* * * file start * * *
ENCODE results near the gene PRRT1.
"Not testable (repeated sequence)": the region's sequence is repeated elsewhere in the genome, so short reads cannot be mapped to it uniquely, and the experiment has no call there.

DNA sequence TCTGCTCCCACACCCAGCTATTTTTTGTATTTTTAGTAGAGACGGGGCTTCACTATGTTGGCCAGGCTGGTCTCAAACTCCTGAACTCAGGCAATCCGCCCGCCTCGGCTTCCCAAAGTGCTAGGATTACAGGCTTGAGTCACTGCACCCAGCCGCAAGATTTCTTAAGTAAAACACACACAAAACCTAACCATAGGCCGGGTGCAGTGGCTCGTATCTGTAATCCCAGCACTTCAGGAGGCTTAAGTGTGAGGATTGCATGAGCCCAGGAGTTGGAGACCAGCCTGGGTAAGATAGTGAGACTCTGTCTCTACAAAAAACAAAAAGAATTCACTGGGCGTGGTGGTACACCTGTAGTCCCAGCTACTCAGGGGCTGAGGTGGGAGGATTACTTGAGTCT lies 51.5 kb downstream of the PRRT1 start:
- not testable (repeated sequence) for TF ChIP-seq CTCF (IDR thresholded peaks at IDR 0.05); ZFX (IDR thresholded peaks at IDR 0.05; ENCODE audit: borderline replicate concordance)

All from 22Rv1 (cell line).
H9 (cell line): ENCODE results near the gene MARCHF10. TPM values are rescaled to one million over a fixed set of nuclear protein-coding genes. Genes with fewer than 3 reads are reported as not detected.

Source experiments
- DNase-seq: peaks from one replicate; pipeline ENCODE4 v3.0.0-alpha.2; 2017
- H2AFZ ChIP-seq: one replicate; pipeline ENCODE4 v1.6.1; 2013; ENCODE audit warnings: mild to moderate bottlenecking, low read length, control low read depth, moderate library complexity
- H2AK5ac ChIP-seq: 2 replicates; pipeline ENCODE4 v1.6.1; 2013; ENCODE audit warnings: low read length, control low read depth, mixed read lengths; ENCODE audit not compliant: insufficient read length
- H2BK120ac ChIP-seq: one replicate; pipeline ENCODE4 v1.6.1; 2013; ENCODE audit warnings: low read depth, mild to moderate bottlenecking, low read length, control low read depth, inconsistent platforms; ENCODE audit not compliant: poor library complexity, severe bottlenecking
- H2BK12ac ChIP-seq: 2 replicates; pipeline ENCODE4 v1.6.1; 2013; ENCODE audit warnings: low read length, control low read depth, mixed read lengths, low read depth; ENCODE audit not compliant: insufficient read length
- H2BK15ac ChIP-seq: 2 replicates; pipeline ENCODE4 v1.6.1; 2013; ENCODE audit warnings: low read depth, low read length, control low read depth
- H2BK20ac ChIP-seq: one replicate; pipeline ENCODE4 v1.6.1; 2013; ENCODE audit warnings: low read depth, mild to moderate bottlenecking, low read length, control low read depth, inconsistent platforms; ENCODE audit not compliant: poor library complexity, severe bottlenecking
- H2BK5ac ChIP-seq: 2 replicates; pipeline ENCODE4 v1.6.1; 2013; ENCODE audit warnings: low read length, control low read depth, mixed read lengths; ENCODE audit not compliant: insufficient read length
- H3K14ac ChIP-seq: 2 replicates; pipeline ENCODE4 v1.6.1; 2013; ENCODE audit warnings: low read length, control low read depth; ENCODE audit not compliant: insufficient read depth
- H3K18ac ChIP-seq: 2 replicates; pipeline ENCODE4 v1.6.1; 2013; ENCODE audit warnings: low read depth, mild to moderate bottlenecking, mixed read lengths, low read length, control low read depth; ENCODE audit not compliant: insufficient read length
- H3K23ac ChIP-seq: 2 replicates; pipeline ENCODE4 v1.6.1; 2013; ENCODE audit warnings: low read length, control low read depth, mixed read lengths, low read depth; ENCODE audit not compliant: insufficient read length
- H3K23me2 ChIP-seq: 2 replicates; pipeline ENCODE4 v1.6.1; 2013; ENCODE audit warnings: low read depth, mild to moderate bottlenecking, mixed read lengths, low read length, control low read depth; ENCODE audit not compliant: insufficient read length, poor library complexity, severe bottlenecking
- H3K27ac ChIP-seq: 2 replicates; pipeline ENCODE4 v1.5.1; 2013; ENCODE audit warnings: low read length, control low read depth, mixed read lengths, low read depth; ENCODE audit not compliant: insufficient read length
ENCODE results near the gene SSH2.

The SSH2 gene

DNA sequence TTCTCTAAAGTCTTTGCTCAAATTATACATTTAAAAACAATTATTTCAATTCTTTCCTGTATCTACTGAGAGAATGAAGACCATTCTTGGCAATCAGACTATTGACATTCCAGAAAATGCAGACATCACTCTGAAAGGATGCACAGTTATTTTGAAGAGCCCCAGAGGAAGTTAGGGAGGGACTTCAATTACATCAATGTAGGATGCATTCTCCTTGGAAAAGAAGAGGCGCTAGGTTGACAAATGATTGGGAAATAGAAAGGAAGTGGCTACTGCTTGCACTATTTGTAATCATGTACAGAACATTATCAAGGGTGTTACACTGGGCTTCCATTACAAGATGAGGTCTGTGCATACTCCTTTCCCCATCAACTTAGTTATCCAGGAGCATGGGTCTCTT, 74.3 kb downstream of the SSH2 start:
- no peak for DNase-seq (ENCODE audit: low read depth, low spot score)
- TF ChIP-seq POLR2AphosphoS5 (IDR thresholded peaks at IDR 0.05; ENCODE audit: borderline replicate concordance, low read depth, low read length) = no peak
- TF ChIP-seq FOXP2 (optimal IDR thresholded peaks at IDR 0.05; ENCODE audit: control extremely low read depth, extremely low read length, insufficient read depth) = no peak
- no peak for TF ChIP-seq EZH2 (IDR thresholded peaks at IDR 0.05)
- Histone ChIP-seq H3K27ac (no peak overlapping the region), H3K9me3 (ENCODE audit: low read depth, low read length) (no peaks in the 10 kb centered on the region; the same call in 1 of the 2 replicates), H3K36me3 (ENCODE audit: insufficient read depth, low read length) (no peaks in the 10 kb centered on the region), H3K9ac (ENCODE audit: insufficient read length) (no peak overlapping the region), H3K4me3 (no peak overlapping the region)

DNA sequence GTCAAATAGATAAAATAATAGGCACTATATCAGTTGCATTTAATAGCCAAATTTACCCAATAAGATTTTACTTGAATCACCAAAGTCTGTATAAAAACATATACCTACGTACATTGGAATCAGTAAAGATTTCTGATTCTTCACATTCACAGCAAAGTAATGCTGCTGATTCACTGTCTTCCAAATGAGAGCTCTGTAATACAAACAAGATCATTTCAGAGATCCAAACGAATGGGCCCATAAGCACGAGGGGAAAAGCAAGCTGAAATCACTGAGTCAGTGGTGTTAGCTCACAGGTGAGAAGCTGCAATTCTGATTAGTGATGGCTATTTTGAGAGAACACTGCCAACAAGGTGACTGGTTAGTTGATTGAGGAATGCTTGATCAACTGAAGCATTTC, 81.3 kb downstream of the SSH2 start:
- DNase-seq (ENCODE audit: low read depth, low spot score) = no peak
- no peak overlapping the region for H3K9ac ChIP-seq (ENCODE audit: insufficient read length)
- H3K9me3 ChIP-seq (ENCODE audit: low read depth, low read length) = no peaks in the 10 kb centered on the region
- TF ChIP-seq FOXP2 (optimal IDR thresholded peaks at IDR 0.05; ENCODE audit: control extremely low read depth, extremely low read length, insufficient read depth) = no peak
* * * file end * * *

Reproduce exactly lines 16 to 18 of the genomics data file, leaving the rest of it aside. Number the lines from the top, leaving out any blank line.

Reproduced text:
- H3K14ac ChIP-seq: 2 replicates; pipeline ENCODE4 v1.6.1; 2013; ENCODE audit warnings: low read length, control low read depth; ENCODE audit not compliant: insufficient read depth
- H3K18ac ChIP-seq: 2 replicates; pipeline ENCODE4 v1.6.1; 2013; ENCODE audit warnings: low read depth, mild to moderate bottlenecking, mixed read lengths, low read length, control low read depth; ENCODE audit not compliant: insufficient read length
- H3K23ac ChIP-seq: 2 replicates; pipeline ENCODE4 v1.6.1; 2013; ENCODE audit warnings: low read length, control low read depth, mixed read lengths, low read depth; ENCODE audit not compliant: insufficient read length